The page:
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Family Of Church Deacon Who Died After Struggling With Atlanta Police Take Action

The family of a church deacon is taking action.



Sixty-two-year-old Johnny Hollman died after struggling with an Atlanta police officer after a minor car crash. In the aftermath, his family is suing the city, the officer and the police chief, according to NBC News.


Officer Kiran Kimbrough used excessive force when trying to get Hollman to sign a ticket after a situation that found him involved in a crash, which violated his constitutional rights, according to the lawsuit filed in the U.S. district court.


According to body camera footage recorded on August 10, it showed Kimbrough shocking Hollman with a stun gun after Hollman said many times that he couldn’t breathe. The autopsy determined Hollman’s death was a homicide, and that heart disease was a contributing factor.


Additionally, a family attorney said at a news conference that Police Chief Darin Scierbaum, Mayor Andrew Dickens and other city officials were responsible for Hollman’s death.


“While they did not stand over the top of Deacon Hollman as he took his last breath, they were there because they created the culture that allowed this officer to believe that his conduct would go unpunished,” attorney Mawuli Davis said.


Unspecified punitive damages and other compensation are sought, according to the suit.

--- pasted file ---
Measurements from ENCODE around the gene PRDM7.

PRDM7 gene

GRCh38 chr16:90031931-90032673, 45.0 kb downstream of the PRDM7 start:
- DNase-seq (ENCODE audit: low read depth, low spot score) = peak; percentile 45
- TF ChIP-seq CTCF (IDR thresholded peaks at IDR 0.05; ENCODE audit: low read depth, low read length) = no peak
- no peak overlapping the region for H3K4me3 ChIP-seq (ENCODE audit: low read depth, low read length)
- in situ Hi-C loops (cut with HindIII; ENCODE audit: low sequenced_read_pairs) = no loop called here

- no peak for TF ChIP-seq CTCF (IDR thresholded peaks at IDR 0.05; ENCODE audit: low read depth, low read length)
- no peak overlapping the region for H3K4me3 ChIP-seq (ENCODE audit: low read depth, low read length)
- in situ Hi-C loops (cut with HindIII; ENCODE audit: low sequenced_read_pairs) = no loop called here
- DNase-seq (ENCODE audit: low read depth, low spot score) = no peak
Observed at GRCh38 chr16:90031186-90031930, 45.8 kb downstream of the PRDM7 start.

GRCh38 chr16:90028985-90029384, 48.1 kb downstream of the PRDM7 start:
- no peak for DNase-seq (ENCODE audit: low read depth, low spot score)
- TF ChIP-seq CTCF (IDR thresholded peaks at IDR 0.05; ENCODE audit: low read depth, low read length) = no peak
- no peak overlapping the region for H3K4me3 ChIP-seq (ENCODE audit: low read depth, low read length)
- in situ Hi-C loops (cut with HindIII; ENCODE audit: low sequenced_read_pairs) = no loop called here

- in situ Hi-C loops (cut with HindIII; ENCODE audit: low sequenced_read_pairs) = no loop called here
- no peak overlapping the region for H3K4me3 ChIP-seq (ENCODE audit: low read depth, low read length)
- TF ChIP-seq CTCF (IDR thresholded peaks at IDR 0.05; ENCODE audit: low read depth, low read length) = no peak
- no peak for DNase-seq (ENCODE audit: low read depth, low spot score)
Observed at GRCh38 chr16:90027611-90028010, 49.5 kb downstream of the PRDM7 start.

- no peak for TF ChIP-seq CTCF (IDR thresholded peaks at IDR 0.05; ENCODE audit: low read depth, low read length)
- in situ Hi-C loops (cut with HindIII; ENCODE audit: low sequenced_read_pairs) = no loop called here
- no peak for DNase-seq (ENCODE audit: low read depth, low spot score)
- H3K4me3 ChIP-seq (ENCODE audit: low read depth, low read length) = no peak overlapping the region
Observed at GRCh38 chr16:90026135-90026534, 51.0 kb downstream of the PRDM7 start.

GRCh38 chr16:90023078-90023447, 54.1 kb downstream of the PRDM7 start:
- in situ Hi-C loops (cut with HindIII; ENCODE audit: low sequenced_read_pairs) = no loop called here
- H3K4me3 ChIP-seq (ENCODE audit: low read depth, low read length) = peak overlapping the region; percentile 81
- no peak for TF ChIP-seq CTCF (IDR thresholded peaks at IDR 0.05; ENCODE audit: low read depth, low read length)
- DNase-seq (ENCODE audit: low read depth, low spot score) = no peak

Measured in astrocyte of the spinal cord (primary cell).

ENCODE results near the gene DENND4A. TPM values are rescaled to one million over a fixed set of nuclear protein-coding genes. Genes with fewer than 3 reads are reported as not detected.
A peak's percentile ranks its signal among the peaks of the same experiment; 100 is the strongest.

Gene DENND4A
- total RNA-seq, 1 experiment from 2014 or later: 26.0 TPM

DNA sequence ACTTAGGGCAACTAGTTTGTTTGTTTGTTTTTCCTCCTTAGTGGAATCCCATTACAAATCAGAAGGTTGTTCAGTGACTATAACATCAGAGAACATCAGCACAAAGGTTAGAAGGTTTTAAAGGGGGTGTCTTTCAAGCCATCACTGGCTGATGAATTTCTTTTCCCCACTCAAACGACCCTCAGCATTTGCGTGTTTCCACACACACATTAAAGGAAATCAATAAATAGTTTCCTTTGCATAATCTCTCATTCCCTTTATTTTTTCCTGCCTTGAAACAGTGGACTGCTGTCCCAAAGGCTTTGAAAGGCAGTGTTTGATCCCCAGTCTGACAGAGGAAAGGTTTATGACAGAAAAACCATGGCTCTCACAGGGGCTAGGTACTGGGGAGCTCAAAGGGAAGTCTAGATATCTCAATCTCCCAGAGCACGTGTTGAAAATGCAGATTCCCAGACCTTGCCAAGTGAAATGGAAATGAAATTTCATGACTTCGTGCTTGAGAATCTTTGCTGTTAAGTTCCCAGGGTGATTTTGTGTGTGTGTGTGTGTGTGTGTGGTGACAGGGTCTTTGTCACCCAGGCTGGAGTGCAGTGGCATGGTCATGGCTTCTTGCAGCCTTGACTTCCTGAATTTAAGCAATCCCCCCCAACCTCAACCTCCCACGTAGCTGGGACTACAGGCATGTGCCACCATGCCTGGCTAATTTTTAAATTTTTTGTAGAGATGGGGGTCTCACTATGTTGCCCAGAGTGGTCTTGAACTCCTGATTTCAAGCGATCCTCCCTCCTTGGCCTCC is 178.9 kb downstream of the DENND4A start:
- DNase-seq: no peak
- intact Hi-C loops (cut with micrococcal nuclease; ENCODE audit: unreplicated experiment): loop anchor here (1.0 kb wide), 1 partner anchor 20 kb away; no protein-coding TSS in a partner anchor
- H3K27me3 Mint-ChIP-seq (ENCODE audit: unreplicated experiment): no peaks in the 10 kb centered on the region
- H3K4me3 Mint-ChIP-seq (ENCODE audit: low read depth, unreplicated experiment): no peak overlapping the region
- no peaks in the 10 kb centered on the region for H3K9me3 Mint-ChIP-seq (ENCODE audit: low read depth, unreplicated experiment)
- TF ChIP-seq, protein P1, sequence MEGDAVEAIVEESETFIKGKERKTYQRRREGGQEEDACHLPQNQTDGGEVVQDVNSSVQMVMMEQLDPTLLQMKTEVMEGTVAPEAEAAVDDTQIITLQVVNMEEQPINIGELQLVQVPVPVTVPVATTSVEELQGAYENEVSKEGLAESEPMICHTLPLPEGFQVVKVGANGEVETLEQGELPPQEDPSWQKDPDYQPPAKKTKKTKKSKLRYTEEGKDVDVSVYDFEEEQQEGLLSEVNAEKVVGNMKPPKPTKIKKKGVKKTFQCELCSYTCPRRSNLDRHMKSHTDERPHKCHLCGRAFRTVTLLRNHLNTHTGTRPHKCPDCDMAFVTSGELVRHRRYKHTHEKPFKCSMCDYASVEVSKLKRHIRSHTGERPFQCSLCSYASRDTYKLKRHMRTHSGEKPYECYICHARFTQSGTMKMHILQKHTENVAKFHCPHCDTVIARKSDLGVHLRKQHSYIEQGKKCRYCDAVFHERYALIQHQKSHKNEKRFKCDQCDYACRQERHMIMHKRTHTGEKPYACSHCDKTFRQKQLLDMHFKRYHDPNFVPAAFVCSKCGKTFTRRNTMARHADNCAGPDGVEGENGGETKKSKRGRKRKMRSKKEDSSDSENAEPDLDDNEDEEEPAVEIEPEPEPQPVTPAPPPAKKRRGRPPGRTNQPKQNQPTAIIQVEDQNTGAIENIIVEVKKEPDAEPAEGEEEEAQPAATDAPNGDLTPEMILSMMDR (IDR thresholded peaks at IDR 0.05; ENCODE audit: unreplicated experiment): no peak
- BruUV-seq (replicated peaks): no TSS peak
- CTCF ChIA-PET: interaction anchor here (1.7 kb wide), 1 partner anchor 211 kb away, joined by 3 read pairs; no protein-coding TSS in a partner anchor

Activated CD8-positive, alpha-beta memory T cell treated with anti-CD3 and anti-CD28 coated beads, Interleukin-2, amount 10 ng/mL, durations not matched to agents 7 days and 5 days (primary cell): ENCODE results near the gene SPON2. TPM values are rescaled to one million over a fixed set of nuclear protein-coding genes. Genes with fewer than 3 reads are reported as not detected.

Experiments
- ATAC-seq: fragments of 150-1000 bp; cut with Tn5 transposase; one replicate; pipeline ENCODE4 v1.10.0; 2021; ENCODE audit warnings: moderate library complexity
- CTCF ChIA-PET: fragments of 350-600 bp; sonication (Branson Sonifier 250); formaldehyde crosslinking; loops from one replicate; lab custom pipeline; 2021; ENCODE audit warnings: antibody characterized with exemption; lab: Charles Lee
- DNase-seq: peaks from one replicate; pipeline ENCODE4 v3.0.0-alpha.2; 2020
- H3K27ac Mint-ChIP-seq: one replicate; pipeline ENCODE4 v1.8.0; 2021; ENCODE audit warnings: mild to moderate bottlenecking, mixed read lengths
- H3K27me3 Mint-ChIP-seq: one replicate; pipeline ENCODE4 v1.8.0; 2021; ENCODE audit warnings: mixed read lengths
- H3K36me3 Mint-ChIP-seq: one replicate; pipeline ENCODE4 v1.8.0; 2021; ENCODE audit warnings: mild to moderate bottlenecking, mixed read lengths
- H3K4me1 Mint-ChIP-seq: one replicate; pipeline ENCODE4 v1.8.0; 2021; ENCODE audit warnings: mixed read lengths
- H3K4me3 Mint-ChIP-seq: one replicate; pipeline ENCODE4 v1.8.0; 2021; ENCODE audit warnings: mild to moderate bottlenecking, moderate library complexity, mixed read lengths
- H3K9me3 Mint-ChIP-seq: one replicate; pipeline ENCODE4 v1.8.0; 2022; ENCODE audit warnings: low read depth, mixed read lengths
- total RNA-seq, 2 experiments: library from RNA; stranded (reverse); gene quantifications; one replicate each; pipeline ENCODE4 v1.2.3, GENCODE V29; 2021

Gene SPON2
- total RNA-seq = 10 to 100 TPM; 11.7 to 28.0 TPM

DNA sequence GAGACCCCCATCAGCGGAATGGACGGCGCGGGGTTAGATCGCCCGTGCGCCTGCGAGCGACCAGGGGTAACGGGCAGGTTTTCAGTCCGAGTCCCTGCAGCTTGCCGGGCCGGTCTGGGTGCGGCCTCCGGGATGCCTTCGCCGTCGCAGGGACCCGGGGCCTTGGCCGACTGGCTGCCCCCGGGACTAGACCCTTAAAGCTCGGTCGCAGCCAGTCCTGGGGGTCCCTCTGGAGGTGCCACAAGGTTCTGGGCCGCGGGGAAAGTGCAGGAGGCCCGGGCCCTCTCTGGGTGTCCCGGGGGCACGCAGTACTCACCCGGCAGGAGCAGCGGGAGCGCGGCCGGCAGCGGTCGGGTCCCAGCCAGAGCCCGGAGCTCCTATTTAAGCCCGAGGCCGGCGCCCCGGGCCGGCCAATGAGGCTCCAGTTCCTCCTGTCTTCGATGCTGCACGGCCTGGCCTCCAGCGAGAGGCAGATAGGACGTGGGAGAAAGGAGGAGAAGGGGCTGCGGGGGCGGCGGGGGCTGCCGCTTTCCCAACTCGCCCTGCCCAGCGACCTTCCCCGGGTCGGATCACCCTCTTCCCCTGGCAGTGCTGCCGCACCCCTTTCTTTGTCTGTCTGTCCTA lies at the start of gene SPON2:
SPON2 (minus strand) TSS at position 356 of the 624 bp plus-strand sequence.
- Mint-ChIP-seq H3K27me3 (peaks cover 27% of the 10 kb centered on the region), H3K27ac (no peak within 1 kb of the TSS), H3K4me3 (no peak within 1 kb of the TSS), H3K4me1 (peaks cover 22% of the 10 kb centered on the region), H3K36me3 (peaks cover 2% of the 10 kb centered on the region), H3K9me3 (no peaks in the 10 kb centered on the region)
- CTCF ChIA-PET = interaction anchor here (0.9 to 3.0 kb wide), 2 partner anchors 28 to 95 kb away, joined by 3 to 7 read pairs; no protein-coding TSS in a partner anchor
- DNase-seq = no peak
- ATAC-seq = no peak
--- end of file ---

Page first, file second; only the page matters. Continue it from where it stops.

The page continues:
Kimbrough's attorney, Lance LoRusso, said Hollman resisted arrest and Kimbrough acted within the confines of the law when he used his stun gun and force.


A spokesperson said that the mayor ordered a review of police procedures and training after Hollman’s death, which led to a new policy allowing police to write “refusal to sign” on traffic citations as opposed to just arresting someone.


According to relatives, Hollman was driving home from Bible study at his daughter’s house and taking dinner to his wife when he ran into another vehicle while he was turning on a busy street, which was just west of downtown.


The body camera video released in November showed Kimbrough demanding that Hollman sign the citation. Hollman said he didn’t do anything wrong, which led to tussling between the two.

Hollman ends up on the ground, saying, “I can’t breathe,” and Kimbrough uses a taser unnecessarily to shock him. Hollman then became unresponsive.


Hollmans’ family is also suing a tow truck driver who helped Kimbrough, calling on prosecutors to charge the cop with murder.


“It’s not a day that goes by that I don’t hear his voice in my head,” Arnitra Hollman, Hollman’s daughter, said. “Imagine listening to your father begging and pleading for help. Imagine hearing your father saying they can’t breathe.”

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